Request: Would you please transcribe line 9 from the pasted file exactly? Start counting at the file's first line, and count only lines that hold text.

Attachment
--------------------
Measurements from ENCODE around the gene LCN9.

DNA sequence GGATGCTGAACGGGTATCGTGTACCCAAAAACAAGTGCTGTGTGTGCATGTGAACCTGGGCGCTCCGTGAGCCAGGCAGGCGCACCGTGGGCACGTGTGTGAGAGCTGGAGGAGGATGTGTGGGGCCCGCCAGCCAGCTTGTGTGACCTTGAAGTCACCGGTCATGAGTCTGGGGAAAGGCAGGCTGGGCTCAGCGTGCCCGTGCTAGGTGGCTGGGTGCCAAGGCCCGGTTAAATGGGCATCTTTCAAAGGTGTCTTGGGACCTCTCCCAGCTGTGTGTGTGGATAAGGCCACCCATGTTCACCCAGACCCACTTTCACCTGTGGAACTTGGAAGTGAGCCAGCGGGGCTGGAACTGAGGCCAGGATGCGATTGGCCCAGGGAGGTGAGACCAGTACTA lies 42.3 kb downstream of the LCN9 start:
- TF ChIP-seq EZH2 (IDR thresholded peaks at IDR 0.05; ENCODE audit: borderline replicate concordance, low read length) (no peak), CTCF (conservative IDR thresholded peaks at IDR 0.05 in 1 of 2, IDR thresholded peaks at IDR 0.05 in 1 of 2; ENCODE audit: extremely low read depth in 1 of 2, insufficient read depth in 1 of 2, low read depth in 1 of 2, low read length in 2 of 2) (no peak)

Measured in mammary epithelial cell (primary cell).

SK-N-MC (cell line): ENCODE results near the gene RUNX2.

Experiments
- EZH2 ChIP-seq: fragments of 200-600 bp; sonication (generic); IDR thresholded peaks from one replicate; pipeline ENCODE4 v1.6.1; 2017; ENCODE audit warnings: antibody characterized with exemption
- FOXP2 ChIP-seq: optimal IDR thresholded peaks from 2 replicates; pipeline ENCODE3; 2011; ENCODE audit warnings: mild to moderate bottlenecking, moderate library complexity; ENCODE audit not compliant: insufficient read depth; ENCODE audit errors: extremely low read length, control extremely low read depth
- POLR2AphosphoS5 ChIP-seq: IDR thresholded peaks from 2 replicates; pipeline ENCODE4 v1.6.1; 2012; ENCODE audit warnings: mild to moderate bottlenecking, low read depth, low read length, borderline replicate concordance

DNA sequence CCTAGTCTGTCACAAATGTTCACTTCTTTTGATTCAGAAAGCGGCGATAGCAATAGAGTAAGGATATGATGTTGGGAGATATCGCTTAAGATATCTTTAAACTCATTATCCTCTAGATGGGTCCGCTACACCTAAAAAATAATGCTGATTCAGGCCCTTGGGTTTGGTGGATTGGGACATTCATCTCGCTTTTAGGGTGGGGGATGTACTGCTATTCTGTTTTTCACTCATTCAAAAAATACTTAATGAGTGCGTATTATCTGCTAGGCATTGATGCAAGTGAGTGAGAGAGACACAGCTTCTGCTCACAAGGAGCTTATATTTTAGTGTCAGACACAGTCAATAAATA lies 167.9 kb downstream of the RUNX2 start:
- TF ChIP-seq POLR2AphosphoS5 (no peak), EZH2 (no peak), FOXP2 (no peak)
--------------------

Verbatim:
- POLR2AphosphoS5 ChIP-seq: IDR thresholded peaks from 2 replicates; pipeline ENCODE4 v1.6.1; 2012; ENCODE audit warnings: mild to moderate bottlenecking, low read depth, low read length, borderline replicate concordance